Child Health USA 2006
Photographs of children's faces

Health Status > Infants


Breastfeeding has been shown to promote the health and development of infants, as well as their immunity to disease; it has also been shown to have a number of benefits to maternal health. For this reason, the American Academy of Pediatrics recommends exclusive breastfeeding—without supplemental foods or liquids—through the first 6 months of age, and continued supplemental breastfeeding through at least the first year.

Breastfeeding initiation rates in the United States have fluctuated over the past several decades, but have increased steadily since the early 1990s. In 2004, 70.3 percent of mothers ever breastfed their infants. Hispanic women were most likely to breastfeed their infants (79.2 percent), followed by Asian/Pacific Islander and non-Hispanic White women (74.9 and 71.0 percent, respectively). Breastfeeding rates increased with maternal age, higher educational achievement, and higher income.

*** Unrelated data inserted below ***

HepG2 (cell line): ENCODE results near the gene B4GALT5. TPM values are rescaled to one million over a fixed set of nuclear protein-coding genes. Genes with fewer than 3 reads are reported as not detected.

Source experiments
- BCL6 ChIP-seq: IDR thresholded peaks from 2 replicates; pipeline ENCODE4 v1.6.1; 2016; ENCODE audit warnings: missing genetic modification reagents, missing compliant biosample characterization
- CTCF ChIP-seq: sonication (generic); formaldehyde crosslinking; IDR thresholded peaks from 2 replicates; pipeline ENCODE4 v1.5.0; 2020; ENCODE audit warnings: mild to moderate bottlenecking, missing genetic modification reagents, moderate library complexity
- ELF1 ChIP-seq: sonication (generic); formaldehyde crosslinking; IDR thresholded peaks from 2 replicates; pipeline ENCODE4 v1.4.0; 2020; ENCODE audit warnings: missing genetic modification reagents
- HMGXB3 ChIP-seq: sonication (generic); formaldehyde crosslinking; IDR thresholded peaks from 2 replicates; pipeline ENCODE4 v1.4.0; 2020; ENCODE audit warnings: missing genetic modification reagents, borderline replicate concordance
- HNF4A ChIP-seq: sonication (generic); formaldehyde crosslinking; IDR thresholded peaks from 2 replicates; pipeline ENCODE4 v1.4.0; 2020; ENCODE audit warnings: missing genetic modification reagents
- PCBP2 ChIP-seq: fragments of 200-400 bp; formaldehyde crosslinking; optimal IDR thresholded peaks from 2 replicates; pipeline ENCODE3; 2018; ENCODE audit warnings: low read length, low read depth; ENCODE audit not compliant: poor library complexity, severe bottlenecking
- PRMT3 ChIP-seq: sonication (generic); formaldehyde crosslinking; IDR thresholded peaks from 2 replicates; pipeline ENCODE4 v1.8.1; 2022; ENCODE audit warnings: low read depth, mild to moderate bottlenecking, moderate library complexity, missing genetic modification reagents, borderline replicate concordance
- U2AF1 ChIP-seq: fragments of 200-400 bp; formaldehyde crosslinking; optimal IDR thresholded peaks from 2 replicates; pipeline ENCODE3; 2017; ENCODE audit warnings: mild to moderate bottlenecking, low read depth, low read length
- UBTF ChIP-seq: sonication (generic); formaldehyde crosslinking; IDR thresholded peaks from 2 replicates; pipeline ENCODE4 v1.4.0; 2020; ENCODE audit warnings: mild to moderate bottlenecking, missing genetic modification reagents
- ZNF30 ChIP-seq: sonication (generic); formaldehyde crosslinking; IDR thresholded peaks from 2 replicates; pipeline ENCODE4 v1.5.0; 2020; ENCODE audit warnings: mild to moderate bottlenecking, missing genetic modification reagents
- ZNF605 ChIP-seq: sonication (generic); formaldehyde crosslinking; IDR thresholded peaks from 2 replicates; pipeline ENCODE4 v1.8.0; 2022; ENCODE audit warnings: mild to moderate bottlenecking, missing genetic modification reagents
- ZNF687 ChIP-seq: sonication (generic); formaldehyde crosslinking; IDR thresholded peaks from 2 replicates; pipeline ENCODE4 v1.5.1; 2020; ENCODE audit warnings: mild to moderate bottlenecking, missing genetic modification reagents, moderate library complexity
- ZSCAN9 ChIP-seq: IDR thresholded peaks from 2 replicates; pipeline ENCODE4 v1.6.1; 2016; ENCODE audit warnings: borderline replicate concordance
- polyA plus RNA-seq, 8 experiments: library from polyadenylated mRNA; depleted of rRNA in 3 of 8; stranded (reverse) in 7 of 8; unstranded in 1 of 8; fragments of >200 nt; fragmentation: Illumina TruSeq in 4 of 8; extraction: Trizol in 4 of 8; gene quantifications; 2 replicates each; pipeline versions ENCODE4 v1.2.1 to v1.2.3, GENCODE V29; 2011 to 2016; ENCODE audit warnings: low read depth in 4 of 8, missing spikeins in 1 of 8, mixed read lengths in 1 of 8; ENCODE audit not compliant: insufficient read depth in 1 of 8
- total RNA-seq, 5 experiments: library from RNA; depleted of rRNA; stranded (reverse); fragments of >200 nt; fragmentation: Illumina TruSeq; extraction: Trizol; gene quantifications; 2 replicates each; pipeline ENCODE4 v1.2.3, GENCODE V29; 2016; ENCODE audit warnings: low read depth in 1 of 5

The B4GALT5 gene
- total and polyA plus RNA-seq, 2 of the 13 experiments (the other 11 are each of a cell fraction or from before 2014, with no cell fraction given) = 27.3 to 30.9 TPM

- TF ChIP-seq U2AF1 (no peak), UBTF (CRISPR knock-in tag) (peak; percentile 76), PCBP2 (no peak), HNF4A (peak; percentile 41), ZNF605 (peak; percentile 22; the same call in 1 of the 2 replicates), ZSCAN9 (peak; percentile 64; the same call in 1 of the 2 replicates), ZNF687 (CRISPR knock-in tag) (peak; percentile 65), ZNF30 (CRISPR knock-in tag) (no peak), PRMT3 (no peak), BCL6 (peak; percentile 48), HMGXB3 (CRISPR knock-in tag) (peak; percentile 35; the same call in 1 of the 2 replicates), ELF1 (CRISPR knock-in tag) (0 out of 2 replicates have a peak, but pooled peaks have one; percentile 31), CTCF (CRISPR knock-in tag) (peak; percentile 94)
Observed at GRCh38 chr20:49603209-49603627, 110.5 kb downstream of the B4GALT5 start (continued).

Breastfeeding rates decrease as infant age increases. In 2004, 36.2 percent of mothers breastfed their infants at 6 months, and 17.8 percent breastfed at 12 months. Exclusive breastfeeding rates have not shown the same improvement over time as breastfeeding initiation. In 2004, only 14.1 percent of women practiced exclusive breastfeeding at 6 months. As with breastfeeding initiation, exclusive breastfeeding rates were higher among Hispanic, Asian/Pacific Islander, and non-Hispanic White women, as well as women who were older, educated, and had higher incomes.


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Child Health USA 2006 is not copyrighted. Readers are free to duplicate and use all or part of the information contained on this page. Suggested Citation: U.S. Department of Health and Human Services, Health Resources and Services Administration, Maternal and Child Health Bureau. Child Health USA 2006. Rockville, Maryland: U.S. Department of Health and Human Services, 2006.